• You cannot control whether the addict gets sober.
  • Setting boundaries and holding your ground does not mean that you do not love and deeply care for the addict.

Detaching with love does not suggest ceasing communication or “cutting” the addict out of your life. All it means is that you accept that you are not in control of the outcome of your loved one’s addiction and you will not be his or her saving grace, financial provider, cosigner or anything that feeds into his or her addiction.

 

3. Set boundaries with love.

Again, setting boundaries does not mean you are a cold, unloving presence in your addict’s life. Instead, the process will prevent you from getting sucked into addiction alongside your loved one.

[See: 11 Simple, Proven Ways to Optimize Your Mental Health.]

It’s easy to let your addict have or do whatever he or she wants out of the fear that you will lose him or her to the disease of addiction or alcoholism. But the addict, in turn, may leverage this manipulation to take more and more, leaving you with nothing left to give.

This vicious cycle has to stop.

Here are a few boundaries I suggest to families in group therapy:

  • Don’t give your addict money.
  • Don’t use or drink in the home.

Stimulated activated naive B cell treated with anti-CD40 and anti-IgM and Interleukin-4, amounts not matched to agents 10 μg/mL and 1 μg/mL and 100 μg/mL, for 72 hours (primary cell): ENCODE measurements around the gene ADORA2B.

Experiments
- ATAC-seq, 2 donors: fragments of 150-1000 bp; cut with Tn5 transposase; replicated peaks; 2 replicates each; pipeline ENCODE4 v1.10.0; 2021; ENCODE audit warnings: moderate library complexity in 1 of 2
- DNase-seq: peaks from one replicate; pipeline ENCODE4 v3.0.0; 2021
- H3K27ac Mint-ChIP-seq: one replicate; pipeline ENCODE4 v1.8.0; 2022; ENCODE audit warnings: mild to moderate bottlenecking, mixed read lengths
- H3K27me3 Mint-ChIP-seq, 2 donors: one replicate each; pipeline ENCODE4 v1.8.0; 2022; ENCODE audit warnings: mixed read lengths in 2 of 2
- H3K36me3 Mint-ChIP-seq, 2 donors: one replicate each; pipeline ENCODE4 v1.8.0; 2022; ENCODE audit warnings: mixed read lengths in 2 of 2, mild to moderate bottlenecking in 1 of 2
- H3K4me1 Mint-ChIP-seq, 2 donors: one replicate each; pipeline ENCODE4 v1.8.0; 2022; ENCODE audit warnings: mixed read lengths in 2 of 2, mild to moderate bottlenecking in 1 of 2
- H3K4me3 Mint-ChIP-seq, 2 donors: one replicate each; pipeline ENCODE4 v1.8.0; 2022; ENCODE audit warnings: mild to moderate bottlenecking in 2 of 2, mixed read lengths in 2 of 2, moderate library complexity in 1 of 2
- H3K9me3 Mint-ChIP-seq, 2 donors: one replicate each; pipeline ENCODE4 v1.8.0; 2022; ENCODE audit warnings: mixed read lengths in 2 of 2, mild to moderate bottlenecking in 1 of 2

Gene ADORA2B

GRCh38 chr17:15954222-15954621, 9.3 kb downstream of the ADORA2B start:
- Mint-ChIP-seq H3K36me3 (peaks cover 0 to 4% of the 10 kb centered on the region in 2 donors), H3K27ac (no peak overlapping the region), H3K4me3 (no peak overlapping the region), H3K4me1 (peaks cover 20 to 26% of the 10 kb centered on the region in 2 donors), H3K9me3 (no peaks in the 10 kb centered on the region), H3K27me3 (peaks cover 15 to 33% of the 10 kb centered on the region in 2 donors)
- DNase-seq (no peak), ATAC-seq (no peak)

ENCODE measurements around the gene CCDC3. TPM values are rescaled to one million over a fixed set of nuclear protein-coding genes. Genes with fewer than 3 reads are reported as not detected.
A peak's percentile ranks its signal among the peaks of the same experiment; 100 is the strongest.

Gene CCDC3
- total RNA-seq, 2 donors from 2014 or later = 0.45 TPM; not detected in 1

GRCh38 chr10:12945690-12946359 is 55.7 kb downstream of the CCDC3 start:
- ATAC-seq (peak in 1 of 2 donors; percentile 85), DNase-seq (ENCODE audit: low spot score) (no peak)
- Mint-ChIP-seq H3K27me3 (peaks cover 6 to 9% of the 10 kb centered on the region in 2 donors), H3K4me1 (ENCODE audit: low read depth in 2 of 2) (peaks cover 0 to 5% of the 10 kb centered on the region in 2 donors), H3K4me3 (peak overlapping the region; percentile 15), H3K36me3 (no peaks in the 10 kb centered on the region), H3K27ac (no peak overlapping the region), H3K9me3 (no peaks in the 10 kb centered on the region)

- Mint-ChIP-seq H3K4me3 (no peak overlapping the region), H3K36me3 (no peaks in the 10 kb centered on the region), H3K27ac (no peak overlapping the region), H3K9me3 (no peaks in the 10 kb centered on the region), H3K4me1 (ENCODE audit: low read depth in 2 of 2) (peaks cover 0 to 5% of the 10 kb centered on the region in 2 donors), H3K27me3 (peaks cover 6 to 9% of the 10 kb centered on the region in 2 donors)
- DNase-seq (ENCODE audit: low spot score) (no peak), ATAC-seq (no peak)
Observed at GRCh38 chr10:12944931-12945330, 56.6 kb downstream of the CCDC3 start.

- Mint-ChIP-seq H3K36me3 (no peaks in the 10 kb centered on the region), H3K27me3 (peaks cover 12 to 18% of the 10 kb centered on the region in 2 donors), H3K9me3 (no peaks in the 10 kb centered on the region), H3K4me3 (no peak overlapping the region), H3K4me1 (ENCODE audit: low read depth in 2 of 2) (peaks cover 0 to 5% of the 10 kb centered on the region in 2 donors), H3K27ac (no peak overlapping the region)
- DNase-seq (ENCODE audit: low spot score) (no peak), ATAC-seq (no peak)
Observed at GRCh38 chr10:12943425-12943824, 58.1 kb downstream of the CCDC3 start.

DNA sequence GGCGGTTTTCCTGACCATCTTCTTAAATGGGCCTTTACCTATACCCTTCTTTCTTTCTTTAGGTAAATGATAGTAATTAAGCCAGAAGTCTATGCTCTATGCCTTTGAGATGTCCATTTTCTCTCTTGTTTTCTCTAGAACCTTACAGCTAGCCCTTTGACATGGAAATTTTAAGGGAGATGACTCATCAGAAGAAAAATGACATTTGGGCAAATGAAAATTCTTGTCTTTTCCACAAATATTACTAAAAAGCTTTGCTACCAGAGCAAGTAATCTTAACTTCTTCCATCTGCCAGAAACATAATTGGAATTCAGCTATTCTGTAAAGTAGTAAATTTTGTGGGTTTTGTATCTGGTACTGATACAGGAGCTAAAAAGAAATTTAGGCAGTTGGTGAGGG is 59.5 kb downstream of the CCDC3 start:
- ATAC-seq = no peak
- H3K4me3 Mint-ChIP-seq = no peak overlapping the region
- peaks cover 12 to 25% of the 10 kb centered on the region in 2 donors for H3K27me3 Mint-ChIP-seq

• Forbid emotional or physical abuse.

You can add any additional boundaries – such as no stealing money or items from your home, no sleeping all day or no bringing drugs or alcohol into the home – based on your addict’s behavior that you deem unacceptable in your home. These boundaries mean nothing if they are not enforced; you will end up in the same cycle of manipulation if you set boundaries and refuse to take action.

The consequences you set for the infringement of these boundaries must be practical and within your capacity to perform – despite your fear of the outcome. For example, if your loved one brings alcohol or drugs in the house, he or she must find somewhere else to stay. Your loved one may find him or herself sleeping in the car, which may draw its own legal consequences, but this is out of your control.

This is why we suggest utilizing support groups to hold yourself accountable.

 

4. Use support groups for sanity.

There is power in numbers; what you can’t do alone, you can fearlessly do together.

Al Anon, an organization dedicated to treating addicts and alcoholics’ family members and loved ones, is a great resource for those of us with addicts in our lives. Hundreds of thousands of people have found immeasurable strength that they once believed was impossible in the Al Anon community. Such a community that understands your pain – while maintaining the desire to find a loving solution – may just be the most powerful tool in your arsenal.

[See: 14 Ways Caregivers Can Care for Themselves.]

Developing a loving, healthy compassion for your addict is no easy feat, but it’s the best thing you can do for both you and your loved one.

Tags: mental health, addiction, alcohol, drug abuse, family health, family, For Better


DeAnna Jordan is the clinical director at New Method Wellness , a substance abuse treatment center in Orange Country, California. Jordan has over 20 years offull bio »